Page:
If we taxed these millionaires at an additional one half of one percent, .5% every year, the city could raise an additional $7.6 million dollars a year for low-income housing. According to the city’s recent Inclusionary Zoning report, this money could fully fund and build an additional 30 units of truly low-income housing every year. With loans, financing, and low-income tax credits, that number increases even more. As an example, Redstone’s building at 258 North Winooski Ave, with 23 units and 41 bedrooms, along with first-floor retail space, cost roughly $3.5 million dollars. Even with overhead and maintenance, likely 50+ units of permanently and truly affordable low-income housing could be built every year in Burlington, 25x more than is currently built.
Even if we decided to be cheap, and only tax these 400 millionaires at one tenth of one percent, or .1%, we could still raise $1,500,000 a year for housing, 3x more than our Mayor and Council have dedicated to housing over this last decade.
In conclusion: Tax the wealth of the wealthiest 1% of landowners so that everyone can have safe, affordable housing. It’s easy and would actually put some money where our values supposedly are.
Burlington is a town of extremes. 1% of residents control housing for 50-60% of the population, totaling nearly $3 billion in property. This staggering level of wealth concentrated in the hands of 500 individuals contradicts the idea that 1) there isn’t enough wealth in Burlington to clothe, feed, house, and educate every Burlington resident and 2) that Burlington and its local housing institutions are inclusive or democratic.
The extreme wealth, and the power that comes with that wealth and control of housing stock, are in the hands of a few individuals – local colleges, local non-profit landlords, and local for-profit landlords. The few dozen board members of these colleges and non-profits, most of whom are wealthy and far removed from the ‘working class’, make important decisions that affect all of us behind closed-doors.
UVM, the UVM Medical Center, and Champlain College own a combined $1.1 billion dollars in assets, along with 7200 bedrooms serving 11,000+ student renters. While Champlain College pays taxes on most of their assessed properties (granted, some of their assessments online are so grossly low it should be laughable), UVM and the UVM Medical Center don’t pay a dime in property taxes on their combined $1 billion in assets. And since there is no local Burlington income tax, most of the income generated at these institutions, along with their tax bases, flee to the suburbs every night.
These institutions are all run by carefully selected boards of the county’s business, development, financial, and political elites, along with 6 and 7 figure CEOs. Of the 25 UVM trustees, less than half (12) are either students or legislators. Of Champlain College’s 26 trustees, several are millionaire developers themselves. Of the 17 UVM Medical Center trustees, 4 (including the $2 million-a-year-salary CEO are medical professionals). Of the 68 people in charge, at most maybe 10-15% are not in the wealthiest 20% of residents.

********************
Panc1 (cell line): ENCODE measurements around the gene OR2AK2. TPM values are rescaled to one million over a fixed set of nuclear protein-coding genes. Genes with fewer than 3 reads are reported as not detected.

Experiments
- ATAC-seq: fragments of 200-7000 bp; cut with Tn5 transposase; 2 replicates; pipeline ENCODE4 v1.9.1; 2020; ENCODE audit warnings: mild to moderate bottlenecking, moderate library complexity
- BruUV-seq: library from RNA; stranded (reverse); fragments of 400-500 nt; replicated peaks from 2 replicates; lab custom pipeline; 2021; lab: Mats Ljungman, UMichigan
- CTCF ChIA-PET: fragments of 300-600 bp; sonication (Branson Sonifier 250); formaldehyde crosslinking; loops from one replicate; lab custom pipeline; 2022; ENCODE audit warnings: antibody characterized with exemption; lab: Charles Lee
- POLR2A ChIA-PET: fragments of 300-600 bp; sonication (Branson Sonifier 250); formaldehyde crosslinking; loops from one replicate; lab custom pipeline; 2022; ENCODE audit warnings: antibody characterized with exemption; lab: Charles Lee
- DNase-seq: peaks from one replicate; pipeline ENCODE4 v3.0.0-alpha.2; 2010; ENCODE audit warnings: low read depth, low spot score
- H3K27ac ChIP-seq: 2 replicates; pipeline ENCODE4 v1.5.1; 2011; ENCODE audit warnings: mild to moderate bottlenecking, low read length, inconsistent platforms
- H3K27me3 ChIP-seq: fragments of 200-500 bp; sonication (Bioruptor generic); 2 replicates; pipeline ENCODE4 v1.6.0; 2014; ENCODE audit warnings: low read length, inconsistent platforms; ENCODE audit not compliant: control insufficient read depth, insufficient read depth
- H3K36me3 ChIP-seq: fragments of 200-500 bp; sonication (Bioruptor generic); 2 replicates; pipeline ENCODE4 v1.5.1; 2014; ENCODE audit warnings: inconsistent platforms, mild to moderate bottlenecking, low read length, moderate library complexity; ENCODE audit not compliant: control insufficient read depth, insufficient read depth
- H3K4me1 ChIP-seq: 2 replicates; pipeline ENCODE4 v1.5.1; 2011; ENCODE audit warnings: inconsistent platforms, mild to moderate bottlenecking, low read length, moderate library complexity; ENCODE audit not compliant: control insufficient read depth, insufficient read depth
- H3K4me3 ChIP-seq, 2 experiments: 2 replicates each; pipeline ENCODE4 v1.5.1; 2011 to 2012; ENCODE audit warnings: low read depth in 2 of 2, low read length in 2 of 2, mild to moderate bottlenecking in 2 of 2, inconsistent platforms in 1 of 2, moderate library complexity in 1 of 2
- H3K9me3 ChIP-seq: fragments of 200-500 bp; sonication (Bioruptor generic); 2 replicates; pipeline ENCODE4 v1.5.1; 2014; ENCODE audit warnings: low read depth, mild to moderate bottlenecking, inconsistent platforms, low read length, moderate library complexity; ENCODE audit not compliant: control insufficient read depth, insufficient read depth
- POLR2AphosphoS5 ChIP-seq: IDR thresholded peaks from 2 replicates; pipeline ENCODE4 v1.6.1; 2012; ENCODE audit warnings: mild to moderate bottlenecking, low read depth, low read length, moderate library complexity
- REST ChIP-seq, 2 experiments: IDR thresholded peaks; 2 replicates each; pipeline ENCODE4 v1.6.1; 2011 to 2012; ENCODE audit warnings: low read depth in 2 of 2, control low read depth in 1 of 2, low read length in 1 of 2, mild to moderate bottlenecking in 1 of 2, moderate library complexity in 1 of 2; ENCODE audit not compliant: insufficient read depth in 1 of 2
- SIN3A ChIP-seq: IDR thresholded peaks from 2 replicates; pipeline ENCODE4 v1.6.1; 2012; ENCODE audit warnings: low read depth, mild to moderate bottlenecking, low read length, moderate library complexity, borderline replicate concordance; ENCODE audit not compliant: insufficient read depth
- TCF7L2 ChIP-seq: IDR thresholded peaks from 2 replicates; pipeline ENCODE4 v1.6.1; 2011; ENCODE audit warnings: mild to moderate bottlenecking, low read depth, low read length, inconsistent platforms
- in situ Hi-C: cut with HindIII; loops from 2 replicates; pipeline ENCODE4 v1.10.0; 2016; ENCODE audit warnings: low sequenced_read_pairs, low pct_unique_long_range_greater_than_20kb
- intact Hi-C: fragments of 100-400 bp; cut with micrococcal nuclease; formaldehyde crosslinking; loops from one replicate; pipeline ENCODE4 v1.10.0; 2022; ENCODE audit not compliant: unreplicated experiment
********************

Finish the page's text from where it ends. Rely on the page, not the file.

Local non-profit housing landlords also have their fair share of wealth and power. Combined, these organizations own a (very under-assessed) $165 million in property, while controlling 3,175 bedrooms. These organizations pay little in property taxes, under the assumption that by offering rent below-market, they are performing a social and community good.
These non-profit boards, while often made up more of professional-class Vermonters than the 6 and 7-figure Vermonters of our medical/collegiate institutions, are limited in number and scope. None of these groups have majority boards made up of the working-class or low-income clients they serve. CHT has 15 board members, 5 of whom (33%) are actual clients served by the organization. BHA has 5 wealthier board members, selected by the (also wealthy) city council. Cathedral Square has 12 board members, most of whom are much wealthier than the other two non-profit boards (including, for some reason, Erik Hoekstra of Redstone in an uncomfortable, and incestuous, conflict of interest). Of these 32 folks, only 15% likely come from the bottom 80%.
The list of our city’s 400 millionaires – for-profit residential landlords, homeowners, and commercial landlords, is long. Their combined wealth is $1.5 billion dollars and they control a total of 12,100 bedrooms.
These 500 individuals, the millionaires + board members, control assets easily valued near $3 billion. In a city where 30,000 people have $0 in property assets, this is staggering wealth inequality. Not only that, but these folks control, 22,475 beds, or nearly 30,000 renters (when we factor in the average number of residents per bedroom at 1.33), giving them direct influence over the lives of over 50% of all residents of the city.
It’s worth wondering who impacts your life more on a daily basis – Congress in Washington DC, or the 500 wealthiest and most powerful Vermonters in your own backyard? And it’s worth wondering what, exactly, can we do to give power back to renters and workers?